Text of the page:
Today, the House of Commons will consider the Domestic Abuse Bill the three amendments on migrant women passed with cross-party support by Peers at the House of Lords. If the Government has a real commitment to tackling domestic abuse, provisions of safety must be provided to all victims and survivors without discrimination. Together with Southall Black Sisters and the End of Violence Against Women coalition, we have been campaigning to ensure the Bill does not leave any woman behind.
LAWRS, with the support of the Step Up Migrant Women campaign, have lead an amendment for the inclusion of safe reporting mechanisms into the Bill to ensure migrant survivors can report abuse to the police and access support without the fear of any immigration enforcement.
Safe reporting amendment
In the last year, a sharp rise in domestic abuse has been reported by specialist organisations supporting victims of this heinous crime. In light of this surge, the Government has reassured victims they are not alone while urging them to seek support from the police. Nevertheless, migrant victims continue to be excluded from safety as they cannot report abuse to the police with the confidence that they will be treated as victims first and foremost. Existing data-sharing agreements between the police and other statutory services with Immigration Enforcement prevent women from coming forward, being safe, and getting redress.
Last December, findings from the first super-complaint in data sharing conducted by three independent authorities, including the HMICFRS, the Independent Office for Police Conduct (IOPC) and the College of Policing, shone a spotlight on the damaging effects of the practice on migrant victims of abuse. The report highlighted the deterrent effect of data-sharing on migrant victims from coming forward, the endangerment of criminal justice outcomes, and the further risk of abuse for victims while enabling perpetrators to coerce, threaten and abuse victims with impunity. Furthermore, the investigation stated that data-sharing causes significant harm to the public interest because serious crimes are not reported, investigated and prosecuted. More importantly, the independent research indicated there is no evidence that sharing data with Immigration Enforcement constitutes any safeguarding for domestic abuse victims.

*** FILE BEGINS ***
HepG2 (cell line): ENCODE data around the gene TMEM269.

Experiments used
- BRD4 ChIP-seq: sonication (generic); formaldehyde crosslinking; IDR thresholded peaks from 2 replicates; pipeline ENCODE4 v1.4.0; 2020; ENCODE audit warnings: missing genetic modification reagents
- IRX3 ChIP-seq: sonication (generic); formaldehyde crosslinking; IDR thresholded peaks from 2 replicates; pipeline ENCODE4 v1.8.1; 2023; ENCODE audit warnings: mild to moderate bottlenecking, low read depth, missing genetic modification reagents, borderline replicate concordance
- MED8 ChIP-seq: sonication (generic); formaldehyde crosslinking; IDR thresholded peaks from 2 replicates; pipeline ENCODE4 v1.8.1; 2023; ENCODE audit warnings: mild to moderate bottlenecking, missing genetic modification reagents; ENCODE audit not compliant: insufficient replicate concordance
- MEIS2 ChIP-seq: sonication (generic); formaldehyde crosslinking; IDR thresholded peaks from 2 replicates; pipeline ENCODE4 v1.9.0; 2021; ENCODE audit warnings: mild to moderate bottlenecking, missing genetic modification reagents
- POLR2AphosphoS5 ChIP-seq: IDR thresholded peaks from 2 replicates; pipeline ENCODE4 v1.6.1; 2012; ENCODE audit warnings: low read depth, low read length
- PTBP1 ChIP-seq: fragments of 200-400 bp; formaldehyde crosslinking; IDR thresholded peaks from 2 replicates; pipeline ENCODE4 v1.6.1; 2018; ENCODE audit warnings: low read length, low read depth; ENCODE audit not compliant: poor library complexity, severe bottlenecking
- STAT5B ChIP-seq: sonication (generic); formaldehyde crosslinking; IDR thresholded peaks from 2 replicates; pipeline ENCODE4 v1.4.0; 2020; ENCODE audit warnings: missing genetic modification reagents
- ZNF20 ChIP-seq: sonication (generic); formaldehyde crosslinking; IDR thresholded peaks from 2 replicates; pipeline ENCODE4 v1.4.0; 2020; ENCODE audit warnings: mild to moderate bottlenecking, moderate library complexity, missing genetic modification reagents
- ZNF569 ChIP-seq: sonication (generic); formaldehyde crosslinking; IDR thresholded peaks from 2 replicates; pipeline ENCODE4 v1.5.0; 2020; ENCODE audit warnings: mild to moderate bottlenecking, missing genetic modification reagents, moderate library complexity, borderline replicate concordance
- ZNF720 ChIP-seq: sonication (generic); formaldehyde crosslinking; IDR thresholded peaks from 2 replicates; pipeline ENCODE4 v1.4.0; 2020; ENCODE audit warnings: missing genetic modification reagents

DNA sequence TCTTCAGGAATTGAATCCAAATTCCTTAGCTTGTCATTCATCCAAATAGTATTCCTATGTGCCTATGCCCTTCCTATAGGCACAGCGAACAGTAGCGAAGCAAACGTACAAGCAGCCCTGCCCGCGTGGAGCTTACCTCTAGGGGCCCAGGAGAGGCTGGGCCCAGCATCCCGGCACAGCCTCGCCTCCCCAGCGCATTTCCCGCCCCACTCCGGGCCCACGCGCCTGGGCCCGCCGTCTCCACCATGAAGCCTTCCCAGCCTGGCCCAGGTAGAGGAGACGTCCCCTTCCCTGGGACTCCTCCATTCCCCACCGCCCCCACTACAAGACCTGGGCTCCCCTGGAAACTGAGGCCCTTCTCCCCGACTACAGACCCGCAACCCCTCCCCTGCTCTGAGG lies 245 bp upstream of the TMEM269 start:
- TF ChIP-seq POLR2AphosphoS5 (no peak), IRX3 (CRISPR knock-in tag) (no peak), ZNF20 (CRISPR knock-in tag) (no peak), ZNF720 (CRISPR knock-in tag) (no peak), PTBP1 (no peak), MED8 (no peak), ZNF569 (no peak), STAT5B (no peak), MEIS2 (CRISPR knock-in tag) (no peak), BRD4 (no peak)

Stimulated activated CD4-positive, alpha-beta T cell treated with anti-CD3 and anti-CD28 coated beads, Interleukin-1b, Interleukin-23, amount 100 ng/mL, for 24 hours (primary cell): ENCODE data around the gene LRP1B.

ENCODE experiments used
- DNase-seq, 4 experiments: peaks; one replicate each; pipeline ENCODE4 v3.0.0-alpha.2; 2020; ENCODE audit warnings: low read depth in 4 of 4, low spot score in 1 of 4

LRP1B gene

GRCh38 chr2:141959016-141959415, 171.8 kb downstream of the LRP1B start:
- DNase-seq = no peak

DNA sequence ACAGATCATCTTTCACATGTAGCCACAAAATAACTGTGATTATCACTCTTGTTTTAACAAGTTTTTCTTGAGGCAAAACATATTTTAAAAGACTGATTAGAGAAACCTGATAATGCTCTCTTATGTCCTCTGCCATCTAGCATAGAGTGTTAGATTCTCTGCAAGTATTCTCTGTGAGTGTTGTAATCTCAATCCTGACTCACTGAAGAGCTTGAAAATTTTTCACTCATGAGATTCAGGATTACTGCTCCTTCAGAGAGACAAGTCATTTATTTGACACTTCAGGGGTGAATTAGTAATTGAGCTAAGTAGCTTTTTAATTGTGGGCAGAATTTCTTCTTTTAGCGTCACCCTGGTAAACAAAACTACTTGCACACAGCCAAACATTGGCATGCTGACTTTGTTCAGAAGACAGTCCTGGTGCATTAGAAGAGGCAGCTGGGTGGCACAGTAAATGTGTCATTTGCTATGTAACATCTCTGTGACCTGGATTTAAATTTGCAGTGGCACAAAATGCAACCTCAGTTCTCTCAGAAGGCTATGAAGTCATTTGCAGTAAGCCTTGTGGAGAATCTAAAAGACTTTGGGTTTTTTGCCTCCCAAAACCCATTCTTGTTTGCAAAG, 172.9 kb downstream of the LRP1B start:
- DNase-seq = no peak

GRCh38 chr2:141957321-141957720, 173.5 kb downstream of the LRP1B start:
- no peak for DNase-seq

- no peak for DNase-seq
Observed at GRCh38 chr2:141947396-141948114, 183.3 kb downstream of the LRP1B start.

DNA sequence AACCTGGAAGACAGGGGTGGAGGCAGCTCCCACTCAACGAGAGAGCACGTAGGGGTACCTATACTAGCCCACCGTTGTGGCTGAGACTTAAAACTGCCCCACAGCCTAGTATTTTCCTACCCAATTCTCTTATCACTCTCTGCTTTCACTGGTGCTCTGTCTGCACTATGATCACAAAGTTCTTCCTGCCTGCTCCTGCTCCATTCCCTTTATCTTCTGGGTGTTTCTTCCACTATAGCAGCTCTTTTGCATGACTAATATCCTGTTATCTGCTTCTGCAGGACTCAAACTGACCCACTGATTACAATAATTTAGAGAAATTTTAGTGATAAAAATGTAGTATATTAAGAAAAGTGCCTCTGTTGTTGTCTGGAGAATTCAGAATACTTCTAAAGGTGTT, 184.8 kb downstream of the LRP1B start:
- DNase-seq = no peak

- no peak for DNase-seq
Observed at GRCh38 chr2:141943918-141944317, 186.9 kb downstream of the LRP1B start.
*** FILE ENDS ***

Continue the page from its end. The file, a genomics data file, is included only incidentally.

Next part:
The Domestic Abuse Bill presents an exceptional opportunity to include a clear statutory duty to guarantee safe reporting mechanisms by preventing migrant victims’ data from being shared with Immigration Enforcement. Last month with cross-party support, Peers at the House of Lords passed an amendment to establish safe reporting mechanisms led by Baroness Meacher. This amendment seeks to ensure that the personal details of a victim of domestic abuse are processed so that the victim can seek support and are not used for immigration control purposes.
Retaining this amendment is vital to ensure migrant women can come forward without the fear of immigration control. Trust in the police and other services will allow migrant victims to report crimes and cooperate with investigations to prosecute perpetrators. It will enable migrant victims to access safety and the remedies included in this Bill. The risk of refusing this amendment is that the Home Office and statutory services, including the police, will continue to intensify the vulnerability of migrant women. Further, as stated by Baroness Meacher at the report stage in the Lords: “The reality is that the Home Office is unwittingly supporting perpetrators in their criminal activities”.
Failing to pass this amendment would mean that victims are twice victimised, first by perpetrators of abuse and secondly by the Government. This is because, catapulting migrant victims into the immigration enforcement system without legal advice or support, at the point at which they are simultaneously most vulnerable but have also bravely taken the first step to escaping abuse, is not only unnecessary and counterproductive but also cruel.
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For further information, contact:
Elizabeth Jiménez-Yáñez: email@example.com